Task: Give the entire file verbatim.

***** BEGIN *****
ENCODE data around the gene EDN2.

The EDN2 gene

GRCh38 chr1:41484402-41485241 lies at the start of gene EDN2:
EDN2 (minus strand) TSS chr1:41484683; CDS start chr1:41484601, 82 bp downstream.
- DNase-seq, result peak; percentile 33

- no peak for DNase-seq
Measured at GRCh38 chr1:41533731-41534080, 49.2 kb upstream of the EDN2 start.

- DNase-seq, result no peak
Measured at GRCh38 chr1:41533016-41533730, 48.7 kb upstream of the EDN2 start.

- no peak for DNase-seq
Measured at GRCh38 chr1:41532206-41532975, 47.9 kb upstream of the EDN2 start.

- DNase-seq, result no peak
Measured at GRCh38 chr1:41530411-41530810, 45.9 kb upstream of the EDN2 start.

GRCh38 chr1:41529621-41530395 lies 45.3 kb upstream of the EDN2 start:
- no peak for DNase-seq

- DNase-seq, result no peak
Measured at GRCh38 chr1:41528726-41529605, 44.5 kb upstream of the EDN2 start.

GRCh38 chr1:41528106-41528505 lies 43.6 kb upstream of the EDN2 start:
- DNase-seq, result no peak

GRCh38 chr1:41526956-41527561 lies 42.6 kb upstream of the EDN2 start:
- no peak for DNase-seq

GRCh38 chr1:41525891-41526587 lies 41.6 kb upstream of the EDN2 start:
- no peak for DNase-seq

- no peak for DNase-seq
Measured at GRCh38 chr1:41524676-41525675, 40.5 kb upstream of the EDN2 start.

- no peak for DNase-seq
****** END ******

ENCODE data around the gene EDN2.

The EDN2 gene

GRCh38 chr1:41484402-41485241 lies at the start of gene EDN2:
EDN2 (minus strand) TSS chr1:41484683; CDS start chr1:41484601, 82 bp downstream.
- DNase-seq, result peak; percentile 33

- no peak for DNase-seq
Measured at GRCh38 chr1:41533731-41534080, 49.2 kb upstream of the EDN2 start.

- DNase-seq, result no peak
Measured at GRCh38 chr1:41533016-41533730, 48.7 kb upstream of the EDN2 start.

- no peak for DNase-seq
Measured at GRCh38 chr1:41532206-41532975, 47.9 kb upstream of the EDN2 start.

- DNase-seq, result no peak
Measured at GRCh38 chr1:41530411-41530810, 45.9 kb upstream of the EDN2 start.

GRCh38 chr1:41529621-41530395 lies 45.3 kb upstream of the EDN2 start:
- no peak for DNase-seq

- DNase-seq, result no peak
Measured at GRCh38 chr1:41528726-41529605, 44.5 kb upstream of the EDN2 start.

GRCh38 chr1:41528106-41528505 lies 43.6 kb upstream of the EDN2 start:
- DNase-seq, result no peak

GRCh38 chr1:41526956-41527561 lies 42.6 kb upstream of the EDN2 start:
- no peak for DNase-seq

GRCh38 chr1:41525891-41526587 lies 41.6 kb upstream of the EDN2 start:
- no peak for DNase-seq

- no peak for DNase-seq
Measured at GRCh38 chr1:41524676-41525675, 40.5 kb upstream of the EDN2 start.

- no peak for DNase-seq